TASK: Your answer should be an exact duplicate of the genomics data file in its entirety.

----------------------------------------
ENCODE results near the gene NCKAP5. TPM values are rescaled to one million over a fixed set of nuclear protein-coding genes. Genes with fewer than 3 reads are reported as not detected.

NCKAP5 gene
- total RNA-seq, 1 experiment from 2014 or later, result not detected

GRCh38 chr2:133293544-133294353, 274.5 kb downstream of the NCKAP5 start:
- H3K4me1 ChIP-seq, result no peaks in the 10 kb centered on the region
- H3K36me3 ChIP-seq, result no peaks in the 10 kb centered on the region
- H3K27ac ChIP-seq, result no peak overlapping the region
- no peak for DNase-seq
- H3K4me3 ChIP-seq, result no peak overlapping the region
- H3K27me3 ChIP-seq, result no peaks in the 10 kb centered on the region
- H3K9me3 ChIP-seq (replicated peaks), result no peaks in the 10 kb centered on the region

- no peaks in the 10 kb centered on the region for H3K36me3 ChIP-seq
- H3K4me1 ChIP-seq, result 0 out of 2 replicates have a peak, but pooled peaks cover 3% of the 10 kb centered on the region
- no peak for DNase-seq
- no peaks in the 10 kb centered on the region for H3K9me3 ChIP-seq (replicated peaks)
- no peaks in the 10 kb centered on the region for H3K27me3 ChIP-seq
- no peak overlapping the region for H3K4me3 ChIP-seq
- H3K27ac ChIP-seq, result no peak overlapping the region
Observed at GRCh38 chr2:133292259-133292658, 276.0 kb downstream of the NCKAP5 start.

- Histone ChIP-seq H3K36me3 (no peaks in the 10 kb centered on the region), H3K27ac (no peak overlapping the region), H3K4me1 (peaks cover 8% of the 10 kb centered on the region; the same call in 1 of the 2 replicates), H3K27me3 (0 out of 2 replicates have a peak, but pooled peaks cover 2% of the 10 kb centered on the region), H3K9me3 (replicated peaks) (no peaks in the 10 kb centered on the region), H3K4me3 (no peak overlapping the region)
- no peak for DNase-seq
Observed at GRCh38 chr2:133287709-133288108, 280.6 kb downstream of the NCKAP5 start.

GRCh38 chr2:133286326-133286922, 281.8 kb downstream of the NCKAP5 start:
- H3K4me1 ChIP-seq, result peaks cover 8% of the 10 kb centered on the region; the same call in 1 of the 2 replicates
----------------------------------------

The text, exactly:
ENCODE results near the gene NCKAP5. TPM values are rescaled to one million over a fixed set of nuclear protein-coding genes. Genes with fewer than 3 reads are reported as not detected.

NCKAP5 gene
- total RNA-seq, 1 experiment from 2014 or later, result not detected

GRCh38 chr2:133293544-133294353, 274.5 kb downstream of the NCKAP5 start:
- H3K4me1 ChIP-seq, result no peaks in the 10 kb centered on the region
- H3K36me3 ChIP-seq, result no peaks in the 10 kb centered on the region
- H3K27ac ChIP-seq, result no peak overlapping the region
- no peak for DNase-seq
- H3K4me3 ChIP-seq, result no peak overlapping the region
- H3K27me3 ChIP-seq, result no peaks in the 10 kb centered on the region
- H3K9me3 ChIP-seq (replicated peaks), result no peaks in the 10 kb centered on the region

- no peaks in the 10 kb centered on the region for H3K36me3 ChIP-seq
- H3K4me1 ChIP-seq, result 0 out of 2 replicates have a peak, but pooled peaks cover 3% of the 10 kb centered on the region
- no peak for DNase-seq
- no peaks in the 10 kb centered on the region for H3K9me3 ChIP-seq (replicated peaks)
- no peaks in the 10 kb centered on the region for H3K27me3 ChIP-seq
- no peak overlapping the region for H3K4me3 ChIP-seq
- H3K27ac ChIP-seq, result no peak overlapping the region
Observed at GRCh38 chr2:133292259-133292658, 276.0 kb downstream of the NCKAP5 start.

- Histone ChIP-seq H3K36me3 (no peaks in the 10 kb centered on the region), H3K27ac (no peak overlapping the region), H3K4me1 (peaks cover 8% of the 10 kb centered on the region; the same call in 1 of the 2 replicates), H3K27me3 (0 out of 2 replicates have a peak, but pooled peaks cover 2% of the 10 kb centered on the region), H3K9me3 (replicated peaks) (no peaks in the 10 kb centered on the region), H3K4me3 (no peak overlapping the region)
- no peak for DNase-seq
Observed at GRCh38 chr2:133287709-133288108, 280.6 kb downstream of the NCKAP5 start.

GRCh38 chr2:133286326-133286922, 281.8 kb downstream of the NCKAP5 start:
- H3K4me1 ChIP-seq, result peaks cover 8% of the 10 kb centered on the region; the same call in 1 of the 2 replicates